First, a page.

Enlarge / During the Pleistocene, California had an entirely different set of ecosystems that included megafauna like these woolly mammoths. (credit: Mauricio Anton)
In case you hadn’t heard, weird weather is here to stay. After years of drought, California is now lighting up with flash flood warnings.
This is just one aspect of climate change that has been spurred on by human activity. How do we know that the climate is changing dramatically and that this isn’t just part of the planet’s natural cycles? Join us at the next Ars Technica Live for a conversation with a local scientist who studies this exact question.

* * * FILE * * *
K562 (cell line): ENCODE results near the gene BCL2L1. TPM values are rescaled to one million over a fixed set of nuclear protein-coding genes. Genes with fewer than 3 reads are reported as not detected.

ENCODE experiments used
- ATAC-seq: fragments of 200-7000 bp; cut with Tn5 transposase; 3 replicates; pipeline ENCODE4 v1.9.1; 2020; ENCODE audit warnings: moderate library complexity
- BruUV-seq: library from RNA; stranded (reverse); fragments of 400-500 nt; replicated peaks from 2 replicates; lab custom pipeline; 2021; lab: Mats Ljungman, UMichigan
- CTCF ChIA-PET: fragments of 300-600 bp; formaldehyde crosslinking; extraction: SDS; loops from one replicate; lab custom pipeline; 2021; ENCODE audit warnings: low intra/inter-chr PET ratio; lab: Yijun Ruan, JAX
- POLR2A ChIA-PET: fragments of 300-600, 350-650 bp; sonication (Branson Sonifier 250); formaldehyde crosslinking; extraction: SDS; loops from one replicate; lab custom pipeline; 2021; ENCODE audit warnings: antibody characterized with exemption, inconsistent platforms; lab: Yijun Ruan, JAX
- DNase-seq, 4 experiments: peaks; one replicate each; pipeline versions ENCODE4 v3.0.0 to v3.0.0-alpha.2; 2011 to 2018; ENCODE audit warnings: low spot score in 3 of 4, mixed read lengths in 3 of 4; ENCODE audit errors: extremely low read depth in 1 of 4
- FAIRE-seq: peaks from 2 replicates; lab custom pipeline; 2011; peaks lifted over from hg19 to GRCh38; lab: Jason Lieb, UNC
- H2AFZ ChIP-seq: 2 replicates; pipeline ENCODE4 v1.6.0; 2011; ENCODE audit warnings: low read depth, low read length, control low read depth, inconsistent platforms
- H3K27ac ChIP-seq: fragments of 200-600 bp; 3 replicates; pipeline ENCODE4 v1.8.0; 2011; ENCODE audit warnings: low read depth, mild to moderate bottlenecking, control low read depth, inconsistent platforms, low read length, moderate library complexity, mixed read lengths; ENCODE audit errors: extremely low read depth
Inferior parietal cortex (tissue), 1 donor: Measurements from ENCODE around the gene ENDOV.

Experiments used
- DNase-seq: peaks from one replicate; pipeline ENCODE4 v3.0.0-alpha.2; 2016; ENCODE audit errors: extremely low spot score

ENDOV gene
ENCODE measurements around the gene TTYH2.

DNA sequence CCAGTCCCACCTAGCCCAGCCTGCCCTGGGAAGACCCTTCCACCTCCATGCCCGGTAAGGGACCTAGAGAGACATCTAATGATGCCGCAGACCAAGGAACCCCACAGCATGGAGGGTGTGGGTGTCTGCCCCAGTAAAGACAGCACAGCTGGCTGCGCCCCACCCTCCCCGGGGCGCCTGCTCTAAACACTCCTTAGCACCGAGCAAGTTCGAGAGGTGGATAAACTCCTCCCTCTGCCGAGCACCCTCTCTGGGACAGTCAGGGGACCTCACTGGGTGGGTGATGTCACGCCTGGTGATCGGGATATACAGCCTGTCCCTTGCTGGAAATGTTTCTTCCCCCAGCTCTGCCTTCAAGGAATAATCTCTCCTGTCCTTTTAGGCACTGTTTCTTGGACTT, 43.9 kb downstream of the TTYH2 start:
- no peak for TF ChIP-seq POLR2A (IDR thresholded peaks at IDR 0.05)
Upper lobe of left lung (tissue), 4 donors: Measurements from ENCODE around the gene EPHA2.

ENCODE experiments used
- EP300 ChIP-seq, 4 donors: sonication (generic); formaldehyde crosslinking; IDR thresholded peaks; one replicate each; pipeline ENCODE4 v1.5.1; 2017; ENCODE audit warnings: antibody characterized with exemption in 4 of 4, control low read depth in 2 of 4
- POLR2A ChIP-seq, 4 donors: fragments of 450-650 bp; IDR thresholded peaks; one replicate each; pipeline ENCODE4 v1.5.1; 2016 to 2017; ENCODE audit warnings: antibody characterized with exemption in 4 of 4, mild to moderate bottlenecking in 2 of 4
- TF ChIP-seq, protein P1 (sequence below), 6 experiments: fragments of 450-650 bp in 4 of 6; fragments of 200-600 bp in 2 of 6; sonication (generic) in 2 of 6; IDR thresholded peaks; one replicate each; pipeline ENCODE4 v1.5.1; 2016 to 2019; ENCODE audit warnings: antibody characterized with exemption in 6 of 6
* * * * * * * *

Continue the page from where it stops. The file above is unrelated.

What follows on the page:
Professor Lynn Ingram studies the history of climate and environmental change in California using sediment cores from lakes and estuaries, including San Francisco Bay.
Ingram is a fellow of the California Academy of Science and is a senior Fulbright recipient and Miller Fellow at UC Berkeley.
Ingram is the author of more than sixty published scientific articles on past climate change in California and the other locations around the Pacific Ocean, and she is the author of a book about the climate history and water resources in California: The West without Water: What Past Floods, Droughts, and Other Climatic Clues Tell Us About Tomorrow.
Filmed before a live audience, each episode of Ars Technica Live is a speculative, informal conversation between Ars hosts and an invited guest.
The audience is invited to join the conversation and ask questions.
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